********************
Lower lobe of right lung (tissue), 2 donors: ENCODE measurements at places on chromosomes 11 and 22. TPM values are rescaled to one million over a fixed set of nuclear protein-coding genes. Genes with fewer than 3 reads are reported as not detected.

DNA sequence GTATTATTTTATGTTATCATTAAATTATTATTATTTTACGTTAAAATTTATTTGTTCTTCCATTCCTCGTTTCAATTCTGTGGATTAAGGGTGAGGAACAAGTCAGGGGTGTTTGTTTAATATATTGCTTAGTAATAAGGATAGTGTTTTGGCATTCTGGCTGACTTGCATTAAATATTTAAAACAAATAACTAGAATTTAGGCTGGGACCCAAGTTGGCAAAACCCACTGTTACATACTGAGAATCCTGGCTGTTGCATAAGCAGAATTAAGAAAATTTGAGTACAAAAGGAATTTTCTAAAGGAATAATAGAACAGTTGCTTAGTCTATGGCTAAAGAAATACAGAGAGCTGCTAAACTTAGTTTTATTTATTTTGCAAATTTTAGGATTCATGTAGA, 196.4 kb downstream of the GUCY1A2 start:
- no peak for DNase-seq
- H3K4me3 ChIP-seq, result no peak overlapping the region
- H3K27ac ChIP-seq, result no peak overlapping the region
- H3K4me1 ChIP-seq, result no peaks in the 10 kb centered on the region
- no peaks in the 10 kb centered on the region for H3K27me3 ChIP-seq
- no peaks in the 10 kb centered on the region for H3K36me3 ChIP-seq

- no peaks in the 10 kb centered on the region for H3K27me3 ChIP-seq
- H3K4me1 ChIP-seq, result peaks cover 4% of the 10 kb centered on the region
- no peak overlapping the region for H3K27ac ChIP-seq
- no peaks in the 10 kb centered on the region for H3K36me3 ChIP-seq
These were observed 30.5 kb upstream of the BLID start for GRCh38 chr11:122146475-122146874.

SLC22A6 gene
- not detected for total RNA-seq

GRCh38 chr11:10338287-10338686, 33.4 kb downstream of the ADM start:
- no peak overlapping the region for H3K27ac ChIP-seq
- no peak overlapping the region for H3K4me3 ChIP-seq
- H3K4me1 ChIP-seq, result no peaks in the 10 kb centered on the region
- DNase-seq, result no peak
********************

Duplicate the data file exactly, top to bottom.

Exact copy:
Lower lobe of right lung (tissue), 2 donors: ENCODE measurements at places on chromosomes 11 and 22. TPM values are rescaled to one million over a fixed set of nuclear protein-coding genes. Genes with fewer than 3 reads are reported as not detected.

DNA sequence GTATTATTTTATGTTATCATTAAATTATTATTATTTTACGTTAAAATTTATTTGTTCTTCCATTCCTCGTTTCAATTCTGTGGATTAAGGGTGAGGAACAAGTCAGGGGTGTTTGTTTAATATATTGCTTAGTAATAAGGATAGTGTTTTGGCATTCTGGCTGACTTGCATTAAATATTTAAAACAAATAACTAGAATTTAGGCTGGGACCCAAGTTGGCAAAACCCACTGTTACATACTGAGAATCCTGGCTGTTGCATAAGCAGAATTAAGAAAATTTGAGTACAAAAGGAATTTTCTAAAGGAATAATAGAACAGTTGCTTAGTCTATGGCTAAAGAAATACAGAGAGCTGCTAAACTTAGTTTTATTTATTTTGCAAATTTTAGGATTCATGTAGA, 196.4 kb downstream of the GUCY1A2 start:
- no peak for DNase-seq
- H3K4me3 ChIP-seq, result no peak overlapping the region
- H3K27ac ChIP-seq, result no peak overlapping the region
- H3K4me1 ChIP-seq, result no peaks in the 10 kb centered on the region
- no peaks in the 10 kb centered on the region for H3K27me3 ChIP-seq
- no peaks in the 10 kb centered on the region for H3K36me3 ChIP-seq

- no peaks in the 10 kb centered on the region for H3K27me3 ChIP-seq
- H3K4me1 ChIP-seq, result peaks cover 4% of the 10 kb centered on the region
- no peak overlapping the region for H3K27ac ChIP-seq
- no peaks in the 10 kb centered on the region for H3K36me3 ChIP-seq
These were observed 30.5 kb upstream of the BLID start for GRCh38 chr11:122146475-122146874.

SLC22A6 gene
- not detected for total RNA-seq

GRCh38 chr11:10338287-10338686, 33.4 kb downstream of the ADM start:
- no peak overlapping the region for H3K27ac ChIP-seq
- no peak overlapping the region for H3K4me3 ChIP-seq
- H3K4me1 ChIP-seq, result no peaks in the 10 kb centered on the region
- DNase-seq, result no peak